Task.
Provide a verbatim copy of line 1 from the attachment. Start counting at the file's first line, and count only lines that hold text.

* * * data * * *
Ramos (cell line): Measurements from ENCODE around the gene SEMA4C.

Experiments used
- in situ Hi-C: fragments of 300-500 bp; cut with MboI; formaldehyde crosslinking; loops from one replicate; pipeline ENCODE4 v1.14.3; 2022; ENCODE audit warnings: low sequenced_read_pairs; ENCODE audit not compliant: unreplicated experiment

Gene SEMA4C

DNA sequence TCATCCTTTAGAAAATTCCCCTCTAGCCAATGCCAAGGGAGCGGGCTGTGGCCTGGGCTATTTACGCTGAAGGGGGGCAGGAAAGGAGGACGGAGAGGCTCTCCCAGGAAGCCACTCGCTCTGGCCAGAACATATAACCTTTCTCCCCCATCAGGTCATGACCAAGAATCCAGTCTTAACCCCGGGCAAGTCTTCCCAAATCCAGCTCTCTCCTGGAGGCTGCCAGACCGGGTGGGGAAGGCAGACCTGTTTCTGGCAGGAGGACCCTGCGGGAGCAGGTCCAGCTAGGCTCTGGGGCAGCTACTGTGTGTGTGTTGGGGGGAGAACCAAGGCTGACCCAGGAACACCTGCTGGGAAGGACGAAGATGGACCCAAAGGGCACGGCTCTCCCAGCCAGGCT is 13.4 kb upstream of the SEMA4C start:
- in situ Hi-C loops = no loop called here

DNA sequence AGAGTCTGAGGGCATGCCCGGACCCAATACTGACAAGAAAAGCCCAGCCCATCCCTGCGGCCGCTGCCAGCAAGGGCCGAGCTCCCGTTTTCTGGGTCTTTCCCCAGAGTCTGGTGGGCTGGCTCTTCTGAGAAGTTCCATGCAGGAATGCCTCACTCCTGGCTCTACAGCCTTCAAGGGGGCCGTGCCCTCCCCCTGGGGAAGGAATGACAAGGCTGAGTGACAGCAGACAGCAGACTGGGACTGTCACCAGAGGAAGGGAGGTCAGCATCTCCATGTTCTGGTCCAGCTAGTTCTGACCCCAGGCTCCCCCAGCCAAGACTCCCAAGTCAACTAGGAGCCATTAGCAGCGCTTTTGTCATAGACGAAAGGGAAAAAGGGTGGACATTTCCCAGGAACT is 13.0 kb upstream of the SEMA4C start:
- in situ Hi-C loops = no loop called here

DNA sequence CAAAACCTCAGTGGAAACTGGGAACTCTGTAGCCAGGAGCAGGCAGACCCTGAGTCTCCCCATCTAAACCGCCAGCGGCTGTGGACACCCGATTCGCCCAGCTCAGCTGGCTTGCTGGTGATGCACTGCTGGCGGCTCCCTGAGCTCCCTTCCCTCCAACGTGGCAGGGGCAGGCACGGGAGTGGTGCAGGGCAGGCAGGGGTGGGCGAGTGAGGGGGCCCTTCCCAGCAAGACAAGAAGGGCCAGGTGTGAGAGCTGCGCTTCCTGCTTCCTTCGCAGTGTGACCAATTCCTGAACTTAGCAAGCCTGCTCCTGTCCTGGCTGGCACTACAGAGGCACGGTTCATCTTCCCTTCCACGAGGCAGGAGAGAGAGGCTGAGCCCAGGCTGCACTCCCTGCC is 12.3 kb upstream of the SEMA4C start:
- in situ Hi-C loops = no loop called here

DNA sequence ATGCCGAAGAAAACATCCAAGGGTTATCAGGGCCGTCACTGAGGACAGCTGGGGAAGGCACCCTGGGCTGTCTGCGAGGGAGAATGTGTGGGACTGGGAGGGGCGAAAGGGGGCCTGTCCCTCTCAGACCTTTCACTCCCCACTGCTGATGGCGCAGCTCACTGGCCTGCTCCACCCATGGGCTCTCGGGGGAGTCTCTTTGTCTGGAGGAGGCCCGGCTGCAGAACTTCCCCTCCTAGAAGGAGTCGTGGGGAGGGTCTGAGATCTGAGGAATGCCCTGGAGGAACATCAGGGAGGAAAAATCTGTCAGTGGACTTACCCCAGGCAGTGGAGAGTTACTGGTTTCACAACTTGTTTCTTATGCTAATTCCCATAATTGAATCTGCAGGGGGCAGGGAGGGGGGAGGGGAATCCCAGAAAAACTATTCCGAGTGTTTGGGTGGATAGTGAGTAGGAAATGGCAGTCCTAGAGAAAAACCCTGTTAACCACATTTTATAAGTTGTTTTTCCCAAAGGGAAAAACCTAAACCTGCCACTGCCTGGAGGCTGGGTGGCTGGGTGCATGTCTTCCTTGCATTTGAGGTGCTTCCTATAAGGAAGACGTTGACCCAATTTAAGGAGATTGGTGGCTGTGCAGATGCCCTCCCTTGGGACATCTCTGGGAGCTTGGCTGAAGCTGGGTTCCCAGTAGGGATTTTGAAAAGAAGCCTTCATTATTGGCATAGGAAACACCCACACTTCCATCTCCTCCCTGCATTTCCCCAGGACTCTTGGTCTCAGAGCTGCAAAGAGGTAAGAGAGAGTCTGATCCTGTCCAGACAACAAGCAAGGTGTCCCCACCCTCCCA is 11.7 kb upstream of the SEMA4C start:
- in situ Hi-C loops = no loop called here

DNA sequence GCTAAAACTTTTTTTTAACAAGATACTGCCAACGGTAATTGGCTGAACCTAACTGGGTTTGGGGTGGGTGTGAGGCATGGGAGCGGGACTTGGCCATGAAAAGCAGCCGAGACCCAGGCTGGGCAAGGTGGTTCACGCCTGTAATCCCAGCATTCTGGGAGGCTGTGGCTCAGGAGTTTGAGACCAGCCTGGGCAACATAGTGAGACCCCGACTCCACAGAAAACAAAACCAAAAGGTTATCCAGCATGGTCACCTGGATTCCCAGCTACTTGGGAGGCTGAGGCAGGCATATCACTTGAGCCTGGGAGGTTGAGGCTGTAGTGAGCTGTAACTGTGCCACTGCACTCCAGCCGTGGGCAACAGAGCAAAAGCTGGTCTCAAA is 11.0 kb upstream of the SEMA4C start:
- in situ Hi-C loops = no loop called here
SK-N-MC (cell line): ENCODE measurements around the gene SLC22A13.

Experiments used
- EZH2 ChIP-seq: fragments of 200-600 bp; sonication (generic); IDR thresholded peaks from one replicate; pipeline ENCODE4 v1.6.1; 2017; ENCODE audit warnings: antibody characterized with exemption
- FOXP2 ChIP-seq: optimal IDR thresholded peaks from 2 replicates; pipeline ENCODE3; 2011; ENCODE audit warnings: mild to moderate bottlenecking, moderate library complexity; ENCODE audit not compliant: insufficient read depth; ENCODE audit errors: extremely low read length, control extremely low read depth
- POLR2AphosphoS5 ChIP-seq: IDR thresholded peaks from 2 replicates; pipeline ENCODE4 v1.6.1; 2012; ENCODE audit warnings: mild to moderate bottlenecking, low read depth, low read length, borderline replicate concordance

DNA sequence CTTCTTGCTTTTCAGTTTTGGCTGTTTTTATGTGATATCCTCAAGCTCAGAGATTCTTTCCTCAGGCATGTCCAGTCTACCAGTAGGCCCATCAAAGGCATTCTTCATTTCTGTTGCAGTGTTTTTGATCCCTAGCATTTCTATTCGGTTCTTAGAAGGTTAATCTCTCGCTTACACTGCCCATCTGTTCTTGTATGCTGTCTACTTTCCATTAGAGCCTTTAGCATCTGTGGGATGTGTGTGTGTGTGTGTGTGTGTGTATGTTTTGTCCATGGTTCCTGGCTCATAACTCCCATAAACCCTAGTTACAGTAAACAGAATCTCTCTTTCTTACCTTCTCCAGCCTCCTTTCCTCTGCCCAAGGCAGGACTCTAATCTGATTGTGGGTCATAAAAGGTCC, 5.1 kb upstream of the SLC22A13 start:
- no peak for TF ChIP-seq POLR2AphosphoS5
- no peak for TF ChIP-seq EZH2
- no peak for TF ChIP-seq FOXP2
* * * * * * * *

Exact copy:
Ramos (cell line): Measurements from ENCODE around the gene SEMA4C.